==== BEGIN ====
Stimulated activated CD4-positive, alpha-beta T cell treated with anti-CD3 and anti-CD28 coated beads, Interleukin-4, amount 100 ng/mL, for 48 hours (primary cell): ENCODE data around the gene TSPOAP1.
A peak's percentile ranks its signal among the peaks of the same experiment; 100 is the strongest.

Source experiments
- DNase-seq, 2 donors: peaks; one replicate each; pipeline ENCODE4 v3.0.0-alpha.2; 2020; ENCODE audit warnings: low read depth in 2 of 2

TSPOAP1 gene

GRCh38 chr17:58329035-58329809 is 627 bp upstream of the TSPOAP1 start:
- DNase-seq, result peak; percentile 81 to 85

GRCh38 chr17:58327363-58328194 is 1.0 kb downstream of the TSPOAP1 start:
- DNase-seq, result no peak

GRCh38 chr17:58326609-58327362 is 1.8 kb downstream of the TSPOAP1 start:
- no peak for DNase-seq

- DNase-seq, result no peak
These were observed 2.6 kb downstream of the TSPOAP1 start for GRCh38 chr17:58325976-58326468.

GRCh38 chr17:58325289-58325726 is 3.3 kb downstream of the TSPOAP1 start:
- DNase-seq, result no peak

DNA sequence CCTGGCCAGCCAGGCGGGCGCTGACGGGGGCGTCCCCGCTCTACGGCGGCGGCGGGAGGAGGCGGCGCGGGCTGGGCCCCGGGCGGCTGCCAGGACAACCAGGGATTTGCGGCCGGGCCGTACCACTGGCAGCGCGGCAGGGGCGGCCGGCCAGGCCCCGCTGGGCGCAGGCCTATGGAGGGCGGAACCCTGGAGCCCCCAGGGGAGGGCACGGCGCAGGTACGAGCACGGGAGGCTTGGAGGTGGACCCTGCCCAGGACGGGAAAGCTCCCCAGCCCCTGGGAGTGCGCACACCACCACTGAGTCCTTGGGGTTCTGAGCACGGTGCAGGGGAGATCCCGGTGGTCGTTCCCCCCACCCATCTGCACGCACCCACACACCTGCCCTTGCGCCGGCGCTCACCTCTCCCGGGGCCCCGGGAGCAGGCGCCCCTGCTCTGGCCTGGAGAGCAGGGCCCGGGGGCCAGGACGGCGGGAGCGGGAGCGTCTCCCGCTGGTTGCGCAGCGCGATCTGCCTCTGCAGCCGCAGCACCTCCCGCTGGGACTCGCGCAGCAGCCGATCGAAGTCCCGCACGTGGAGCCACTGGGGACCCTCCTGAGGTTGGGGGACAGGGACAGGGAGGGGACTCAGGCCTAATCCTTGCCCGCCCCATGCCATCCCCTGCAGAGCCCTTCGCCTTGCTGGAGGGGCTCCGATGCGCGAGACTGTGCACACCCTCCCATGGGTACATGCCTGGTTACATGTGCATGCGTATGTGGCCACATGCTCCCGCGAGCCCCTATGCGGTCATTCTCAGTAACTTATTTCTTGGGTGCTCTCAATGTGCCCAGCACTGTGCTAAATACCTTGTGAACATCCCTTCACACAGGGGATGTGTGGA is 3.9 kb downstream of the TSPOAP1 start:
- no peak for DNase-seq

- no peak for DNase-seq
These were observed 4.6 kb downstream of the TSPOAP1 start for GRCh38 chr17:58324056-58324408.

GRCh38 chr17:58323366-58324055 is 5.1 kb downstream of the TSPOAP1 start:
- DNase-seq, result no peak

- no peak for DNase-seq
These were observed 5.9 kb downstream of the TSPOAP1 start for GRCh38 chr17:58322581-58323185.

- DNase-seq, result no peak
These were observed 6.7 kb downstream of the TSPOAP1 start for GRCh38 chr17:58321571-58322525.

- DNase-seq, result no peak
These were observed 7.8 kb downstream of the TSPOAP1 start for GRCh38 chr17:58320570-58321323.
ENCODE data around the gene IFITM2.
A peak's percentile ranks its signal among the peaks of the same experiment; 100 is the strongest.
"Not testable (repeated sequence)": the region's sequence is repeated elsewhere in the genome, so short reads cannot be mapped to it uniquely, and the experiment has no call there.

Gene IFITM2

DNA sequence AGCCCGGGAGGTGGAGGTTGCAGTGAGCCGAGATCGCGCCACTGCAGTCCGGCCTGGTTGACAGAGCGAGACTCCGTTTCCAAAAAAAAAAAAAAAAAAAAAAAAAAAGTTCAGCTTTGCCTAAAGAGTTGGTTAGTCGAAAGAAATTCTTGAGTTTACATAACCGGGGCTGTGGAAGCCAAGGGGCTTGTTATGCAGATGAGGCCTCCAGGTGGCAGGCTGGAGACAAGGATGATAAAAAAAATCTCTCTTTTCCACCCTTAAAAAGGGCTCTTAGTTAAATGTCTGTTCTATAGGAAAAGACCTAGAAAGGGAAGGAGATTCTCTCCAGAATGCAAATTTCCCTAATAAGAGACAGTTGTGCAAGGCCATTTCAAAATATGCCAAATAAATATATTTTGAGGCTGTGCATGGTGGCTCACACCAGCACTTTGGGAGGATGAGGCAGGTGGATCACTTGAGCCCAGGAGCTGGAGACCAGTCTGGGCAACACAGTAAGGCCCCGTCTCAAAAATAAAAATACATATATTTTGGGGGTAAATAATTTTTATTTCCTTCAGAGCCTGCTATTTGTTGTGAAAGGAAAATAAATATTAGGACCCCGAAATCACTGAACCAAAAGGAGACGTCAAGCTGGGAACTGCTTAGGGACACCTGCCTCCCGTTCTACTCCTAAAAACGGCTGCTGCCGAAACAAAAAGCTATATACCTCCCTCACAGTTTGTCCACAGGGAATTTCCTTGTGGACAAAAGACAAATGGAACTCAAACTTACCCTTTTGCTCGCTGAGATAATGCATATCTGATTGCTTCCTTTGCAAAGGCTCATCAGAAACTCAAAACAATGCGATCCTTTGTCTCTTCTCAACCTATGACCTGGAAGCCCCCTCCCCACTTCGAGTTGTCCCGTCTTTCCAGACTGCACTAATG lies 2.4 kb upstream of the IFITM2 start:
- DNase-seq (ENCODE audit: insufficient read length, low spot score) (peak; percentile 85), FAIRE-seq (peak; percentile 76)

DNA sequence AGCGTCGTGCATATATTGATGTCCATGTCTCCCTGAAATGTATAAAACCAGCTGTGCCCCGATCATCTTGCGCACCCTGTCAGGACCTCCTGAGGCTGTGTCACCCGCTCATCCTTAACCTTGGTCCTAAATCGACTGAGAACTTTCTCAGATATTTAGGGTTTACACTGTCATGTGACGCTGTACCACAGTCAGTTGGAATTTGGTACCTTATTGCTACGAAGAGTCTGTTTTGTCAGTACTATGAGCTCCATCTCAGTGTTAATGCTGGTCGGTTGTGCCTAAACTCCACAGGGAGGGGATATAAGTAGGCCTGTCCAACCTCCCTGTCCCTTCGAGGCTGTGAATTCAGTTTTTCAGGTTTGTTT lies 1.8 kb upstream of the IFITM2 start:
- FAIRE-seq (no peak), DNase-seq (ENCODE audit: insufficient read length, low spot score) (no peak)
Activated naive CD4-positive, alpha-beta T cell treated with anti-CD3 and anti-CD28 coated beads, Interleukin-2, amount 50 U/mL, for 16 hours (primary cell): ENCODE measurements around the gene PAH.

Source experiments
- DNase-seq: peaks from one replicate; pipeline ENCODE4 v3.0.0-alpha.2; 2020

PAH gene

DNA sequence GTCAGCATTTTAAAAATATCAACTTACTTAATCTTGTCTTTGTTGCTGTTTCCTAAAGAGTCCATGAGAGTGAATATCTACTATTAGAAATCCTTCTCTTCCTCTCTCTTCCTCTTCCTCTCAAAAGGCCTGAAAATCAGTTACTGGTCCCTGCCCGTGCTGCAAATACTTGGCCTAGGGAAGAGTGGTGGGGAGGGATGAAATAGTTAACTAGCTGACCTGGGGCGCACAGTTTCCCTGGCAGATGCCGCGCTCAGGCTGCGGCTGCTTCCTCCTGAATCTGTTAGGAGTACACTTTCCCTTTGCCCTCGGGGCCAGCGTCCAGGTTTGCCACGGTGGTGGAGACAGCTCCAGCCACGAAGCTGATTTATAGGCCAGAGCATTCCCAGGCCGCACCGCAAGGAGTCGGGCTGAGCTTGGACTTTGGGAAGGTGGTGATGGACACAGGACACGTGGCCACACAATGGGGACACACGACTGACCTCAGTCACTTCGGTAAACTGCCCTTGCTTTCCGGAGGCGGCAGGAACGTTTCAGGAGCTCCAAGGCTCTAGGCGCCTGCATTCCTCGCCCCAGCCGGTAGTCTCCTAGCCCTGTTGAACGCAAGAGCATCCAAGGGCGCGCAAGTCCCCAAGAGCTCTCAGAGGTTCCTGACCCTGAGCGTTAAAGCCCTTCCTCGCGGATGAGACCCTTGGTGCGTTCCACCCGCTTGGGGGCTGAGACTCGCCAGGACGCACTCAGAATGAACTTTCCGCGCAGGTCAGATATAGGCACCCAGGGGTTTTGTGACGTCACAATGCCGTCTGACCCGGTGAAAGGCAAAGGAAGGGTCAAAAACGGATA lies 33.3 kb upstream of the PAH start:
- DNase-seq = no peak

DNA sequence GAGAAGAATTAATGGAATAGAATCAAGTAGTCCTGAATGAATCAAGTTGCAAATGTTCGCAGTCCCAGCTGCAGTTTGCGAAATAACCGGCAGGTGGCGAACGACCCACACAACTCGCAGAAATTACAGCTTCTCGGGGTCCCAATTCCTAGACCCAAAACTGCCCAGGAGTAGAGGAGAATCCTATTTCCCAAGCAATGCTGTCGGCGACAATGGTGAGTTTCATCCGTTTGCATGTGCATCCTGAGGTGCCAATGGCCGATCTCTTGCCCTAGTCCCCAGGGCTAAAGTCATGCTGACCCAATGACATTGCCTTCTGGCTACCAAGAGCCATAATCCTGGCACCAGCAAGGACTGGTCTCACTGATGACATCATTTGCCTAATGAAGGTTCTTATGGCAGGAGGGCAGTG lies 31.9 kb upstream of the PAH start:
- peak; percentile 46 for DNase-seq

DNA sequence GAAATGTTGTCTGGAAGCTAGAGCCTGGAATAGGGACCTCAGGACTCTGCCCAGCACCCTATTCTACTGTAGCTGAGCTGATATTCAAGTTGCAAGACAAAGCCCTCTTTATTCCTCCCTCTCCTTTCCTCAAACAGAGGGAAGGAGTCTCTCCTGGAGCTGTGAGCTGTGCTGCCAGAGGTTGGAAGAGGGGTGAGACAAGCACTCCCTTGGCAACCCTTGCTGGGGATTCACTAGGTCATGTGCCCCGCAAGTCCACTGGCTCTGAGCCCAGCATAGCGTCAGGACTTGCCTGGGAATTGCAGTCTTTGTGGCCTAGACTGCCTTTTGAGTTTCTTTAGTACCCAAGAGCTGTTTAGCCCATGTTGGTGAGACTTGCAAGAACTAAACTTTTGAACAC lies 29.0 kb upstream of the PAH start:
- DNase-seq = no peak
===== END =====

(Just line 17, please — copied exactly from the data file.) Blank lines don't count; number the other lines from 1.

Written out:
- no peak for DNase-seq